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Ratification of New START is "an urgent national priority"

President Barack Obama used his weekly address today to call on Congress to ratify the new Strategic Arms Reduction Treaty before recessing for the holiday, warning of the consequences of delays in moving forward on “an urgent national priority.”

“Ratifying a treaty like START isn’t about winning a victory for an administration or a political party,” the president said. “It’s about the safety and security of the United States of America.”

That, he said, is why the treaty has had bipartisan support from former presidents Bill Clinton and George H.W. Bush, as well as every living Republican secretary of state, the United States’ NATO allies and the U.S. military leadership.

Obama also noted that Marine Corps Gen. James E. Cartwright, vice chairman of the Joint Chiefs of Staff, stressed the importance of the treaty earlier this week at the White House. “All the Joint Chiefs are very much behind this treaty because of the transparency [and] because of the reality that both the United States and Russia are going to have to recapitalize their nuclear arsenals,” Cartwright said. “To have transparency … to put structure to that activity, we need START, and we need it badly.”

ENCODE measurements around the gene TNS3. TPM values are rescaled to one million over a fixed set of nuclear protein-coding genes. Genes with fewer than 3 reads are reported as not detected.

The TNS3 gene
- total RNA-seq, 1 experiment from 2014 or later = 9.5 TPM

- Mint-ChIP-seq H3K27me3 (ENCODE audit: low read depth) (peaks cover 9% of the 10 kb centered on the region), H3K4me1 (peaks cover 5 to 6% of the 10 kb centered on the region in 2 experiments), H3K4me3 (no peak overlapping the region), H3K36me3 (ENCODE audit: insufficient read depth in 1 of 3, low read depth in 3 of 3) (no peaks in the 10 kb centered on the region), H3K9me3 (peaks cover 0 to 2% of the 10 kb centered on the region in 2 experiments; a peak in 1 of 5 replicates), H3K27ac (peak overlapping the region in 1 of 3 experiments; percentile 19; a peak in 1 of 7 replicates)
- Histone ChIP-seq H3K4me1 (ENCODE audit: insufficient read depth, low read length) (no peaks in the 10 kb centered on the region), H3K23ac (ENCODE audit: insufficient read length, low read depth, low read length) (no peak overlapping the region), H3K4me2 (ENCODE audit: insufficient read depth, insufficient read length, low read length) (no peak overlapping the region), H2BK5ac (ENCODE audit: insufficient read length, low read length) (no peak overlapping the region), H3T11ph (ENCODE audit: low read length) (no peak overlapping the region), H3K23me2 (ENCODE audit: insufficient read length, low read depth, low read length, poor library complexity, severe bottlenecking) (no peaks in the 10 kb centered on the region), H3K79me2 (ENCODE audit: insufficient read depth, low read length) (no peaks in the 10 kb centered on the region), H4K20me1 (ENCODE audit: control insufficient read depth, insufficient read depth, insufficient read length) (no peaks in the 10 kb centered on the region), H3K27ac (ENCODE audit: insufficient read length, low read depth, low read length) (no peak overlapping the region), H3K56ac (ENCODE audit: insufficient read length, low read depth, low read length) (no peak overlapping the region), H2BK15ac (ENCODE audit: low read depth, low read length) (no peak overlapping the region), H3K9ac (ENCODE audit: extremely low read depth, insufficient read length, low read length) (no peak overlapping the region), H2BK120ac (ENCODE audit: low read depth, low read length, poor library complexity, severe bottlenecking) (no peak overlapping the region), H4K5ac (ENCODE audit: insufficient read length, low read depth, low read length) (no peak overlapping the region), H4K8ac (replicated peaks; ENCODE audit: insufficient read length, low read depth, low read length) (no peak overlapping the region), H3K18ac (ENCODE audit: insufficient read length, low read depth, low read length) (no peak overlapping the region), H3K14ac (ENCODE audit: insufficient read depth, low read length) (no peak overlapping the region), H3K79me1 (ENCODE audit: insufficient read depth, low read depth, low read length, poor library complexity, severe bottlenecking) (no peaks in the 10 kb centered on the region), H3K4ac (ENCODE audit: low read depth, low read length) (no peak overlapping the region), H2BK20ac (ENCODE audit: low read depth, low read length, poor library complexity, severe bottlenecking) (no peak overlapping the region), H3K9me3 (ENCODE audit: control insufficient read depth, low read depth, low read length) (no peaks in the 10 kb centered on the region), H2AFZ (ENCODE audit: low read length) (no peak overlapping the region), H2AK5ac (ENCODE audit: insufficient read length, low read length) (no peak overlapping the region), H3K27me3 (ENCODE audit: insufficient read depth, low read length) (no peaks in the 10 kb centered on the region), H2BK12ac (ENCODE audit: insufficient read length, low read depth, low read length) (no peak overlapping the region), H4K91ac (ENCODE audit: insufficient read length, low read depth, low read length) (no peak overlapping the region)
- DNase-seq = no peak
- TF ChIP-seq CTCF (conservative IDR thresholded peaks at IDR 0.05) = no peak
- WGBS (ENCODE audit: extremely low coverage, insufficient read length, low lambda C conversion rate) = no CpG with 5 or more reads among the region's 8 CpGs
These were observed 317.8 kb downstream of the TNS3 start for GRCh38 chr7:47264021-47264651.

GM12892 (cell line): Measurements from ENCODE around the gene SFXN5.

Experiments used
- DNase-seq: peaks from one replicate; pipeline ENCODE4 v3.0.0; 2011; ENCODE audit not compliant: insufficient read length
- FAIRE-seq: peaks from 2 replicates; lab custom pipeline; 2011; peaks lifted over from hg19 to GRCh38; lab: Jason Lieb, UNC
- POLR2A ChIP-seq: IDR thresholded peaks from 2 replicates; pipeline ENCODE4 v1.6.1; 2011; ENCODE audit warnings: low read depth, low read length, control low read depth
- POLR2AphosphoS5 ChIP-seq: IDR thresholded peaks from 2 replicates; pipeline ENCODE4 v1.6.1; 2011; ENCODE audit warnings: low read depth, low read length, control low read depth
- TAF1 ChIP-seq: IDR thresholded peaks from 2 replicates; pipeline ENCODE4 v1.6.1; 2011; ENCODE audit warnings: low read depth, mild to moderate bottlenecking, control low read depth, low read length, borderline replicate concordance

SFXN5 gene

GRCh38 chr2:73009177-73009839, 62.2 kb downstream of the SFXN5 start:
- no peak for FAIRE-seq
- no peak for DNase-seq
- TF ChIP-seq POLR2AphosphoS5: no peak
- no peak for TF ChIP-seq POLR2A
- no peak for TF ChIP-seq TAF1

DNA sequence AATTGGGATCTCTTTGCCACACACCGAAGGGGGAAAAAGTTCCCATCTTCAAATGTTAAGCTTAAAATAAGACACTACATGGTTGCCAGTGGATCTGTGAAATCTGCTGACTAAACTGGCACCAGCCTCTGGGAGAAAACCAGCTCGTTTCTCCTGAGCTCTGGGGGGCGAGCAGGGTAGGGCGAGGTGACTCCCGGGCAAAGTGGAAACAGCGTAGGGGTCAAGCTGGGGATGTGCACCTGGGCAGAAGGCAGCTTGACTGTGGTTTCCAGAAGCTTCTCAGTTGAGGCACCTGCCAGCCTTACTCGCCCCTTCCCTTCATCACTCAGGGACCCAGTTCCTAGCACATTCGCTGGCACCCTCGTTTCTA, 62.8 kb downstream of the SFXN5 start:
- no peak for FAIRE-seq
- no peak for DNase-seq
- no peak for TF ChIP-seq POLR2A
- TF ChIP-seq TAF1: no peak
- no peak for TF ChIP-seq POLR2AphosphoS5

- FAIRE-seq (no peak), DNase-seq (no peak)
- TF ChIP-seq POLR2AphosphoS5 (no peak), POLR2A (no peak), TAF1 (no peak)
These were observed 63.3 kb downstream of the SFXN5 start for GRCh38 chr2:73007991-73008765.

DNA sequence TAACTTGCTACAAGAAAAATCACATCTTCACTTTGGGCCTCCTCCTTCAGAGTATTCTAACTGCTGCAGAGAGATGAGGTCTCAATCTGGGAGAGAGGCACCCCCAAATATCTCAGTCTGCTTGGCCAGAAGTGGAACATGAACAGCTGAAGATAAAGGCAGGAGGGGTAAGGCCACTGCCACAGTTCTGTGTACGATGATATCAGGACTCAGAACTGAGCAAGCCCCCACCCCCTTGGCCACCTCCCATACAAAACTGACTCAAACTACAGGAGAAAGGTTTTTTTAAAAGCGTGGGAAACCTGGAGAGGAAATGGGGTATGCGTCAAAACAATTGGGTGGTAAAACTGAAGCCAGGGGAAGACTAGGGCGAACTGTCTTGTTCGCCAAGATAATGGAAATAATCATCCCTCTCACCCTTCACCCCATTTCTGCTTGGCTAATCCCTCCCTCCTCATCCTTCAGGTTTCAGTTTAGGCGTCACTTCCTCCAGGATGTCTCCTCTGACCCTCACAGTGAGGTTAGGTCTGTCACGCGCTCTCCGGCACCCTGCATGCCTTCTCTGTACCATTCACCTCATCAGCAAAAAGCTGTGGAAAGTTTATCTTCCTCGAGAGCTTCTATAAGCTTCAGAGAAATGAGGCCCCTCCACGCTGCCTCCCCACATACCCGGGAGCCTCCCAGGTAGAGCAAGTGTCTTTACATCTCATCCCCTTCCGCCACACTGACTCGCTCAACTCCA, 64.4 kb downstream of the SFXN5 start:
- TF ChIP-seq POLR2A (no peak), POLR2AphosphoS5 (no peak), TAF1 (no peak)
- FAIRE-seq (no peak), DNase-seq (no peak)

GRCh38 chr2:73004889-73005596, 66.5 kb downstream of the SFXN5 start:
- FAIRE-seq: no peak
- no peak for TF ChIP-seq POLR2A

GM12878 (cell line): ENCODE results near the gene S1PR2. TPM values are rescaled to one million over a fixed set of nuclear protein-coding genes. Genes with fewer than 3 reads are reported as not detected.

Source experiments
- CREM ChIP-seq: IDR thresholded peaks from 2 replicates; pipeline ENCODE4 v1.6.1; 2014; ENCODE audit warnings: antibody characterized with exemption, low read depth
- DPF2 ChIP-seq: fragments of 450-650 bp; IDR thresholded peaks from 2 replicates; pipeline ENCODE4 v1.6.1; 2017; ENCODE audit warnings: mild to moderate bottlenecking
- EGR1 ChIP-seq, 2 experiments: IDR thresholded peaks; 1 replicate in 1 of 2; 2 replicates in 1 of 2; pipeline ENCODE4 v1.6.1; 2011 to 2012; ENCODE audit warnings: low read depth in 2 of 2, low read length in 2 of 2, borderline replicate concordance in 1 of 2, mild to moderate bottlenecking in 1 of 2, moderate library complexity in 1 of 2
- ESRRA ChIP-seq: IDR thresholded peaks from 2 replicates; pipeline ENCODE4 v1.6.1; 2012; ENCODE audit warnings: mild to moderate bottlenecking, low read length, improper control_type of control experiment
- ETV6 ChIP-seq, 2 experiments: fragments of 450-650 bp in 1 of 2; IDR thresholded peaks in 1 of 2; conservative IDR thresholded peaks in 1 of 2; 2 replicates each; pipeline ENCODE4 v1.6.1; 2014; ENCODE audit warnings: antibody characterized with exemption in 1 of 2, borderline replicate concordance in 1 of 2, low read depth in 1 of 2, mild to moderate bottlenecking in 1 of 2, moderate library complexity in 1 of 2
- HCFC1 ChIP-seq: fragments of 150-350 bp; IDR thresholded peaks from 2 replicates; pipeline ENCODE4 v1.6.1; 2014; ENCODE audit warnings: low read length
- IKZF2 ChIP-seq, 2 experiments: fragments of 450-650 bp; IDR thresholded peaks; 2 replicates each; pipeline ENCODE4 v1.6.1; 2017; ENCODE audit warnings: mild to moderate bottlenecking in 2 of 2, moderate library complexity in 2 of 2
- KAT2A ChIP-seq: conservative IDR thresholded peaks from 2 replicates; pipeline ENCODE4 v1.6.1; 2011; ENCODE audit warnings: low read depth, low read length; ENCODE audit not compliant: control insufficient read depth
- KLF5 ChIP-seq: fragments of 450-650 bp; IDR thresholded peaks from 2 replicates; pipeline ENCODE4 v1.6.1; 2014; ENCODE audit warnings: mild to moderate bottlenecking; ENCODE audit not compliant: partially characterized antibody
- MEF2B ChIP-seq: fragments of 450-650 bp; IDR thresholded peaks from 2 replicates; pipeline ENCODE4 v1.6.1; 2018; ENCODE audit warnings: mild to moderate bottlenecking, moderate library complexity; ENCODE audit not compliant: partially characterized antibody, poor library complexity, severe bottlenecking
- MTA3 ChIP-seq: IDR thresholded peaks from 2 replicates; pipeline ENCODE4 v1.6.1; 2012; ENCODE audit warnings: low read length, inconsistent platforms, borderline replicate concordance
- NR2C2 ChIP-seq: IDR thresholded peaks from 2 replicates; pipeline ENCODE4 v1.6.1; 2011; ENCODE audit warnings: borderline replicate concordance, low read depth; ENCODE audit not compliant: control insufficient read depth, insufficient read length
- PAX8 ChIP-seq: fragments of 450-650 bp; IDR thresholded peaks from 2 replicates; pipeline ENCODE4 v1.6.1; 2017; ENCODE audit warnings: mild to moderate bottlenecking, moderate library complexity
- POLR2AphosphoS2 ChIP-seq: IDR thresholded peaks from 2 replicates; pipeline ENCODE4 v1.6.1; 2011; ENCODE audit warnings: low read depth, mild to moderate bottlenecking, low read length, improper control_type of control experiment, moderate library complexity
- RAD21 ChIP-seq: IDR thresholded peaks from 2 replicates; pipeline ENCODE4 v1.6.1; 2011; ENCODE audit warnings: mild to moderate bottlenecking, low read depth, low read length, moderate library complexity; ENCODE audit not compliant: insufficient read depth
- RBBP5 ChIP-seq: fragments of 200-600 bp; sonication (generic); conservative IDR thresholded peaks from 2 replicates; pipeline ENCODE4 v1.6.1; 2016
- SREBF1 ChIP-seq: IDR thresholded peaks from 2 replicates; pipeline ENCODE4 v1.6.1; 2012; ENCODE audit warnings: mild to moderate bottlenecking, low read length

“And that’s why every president since Ronald Reagan has pursued a treaty like START, and every one that has been reviewed by the Senate has passed with strong bipartisan support,” the president said today.

“We have taken the time to get this right,” Obama said, noting that new START has undergone more than seven months of Senate review and 18 congressional hearings.

“It’s time to get this done,” he said.

Delaying action comes at a cost, the president emphasized. “Every minute we drag our feet is a minute that we have no inspectors on the ground at those Russian nuclear sites,” he said.

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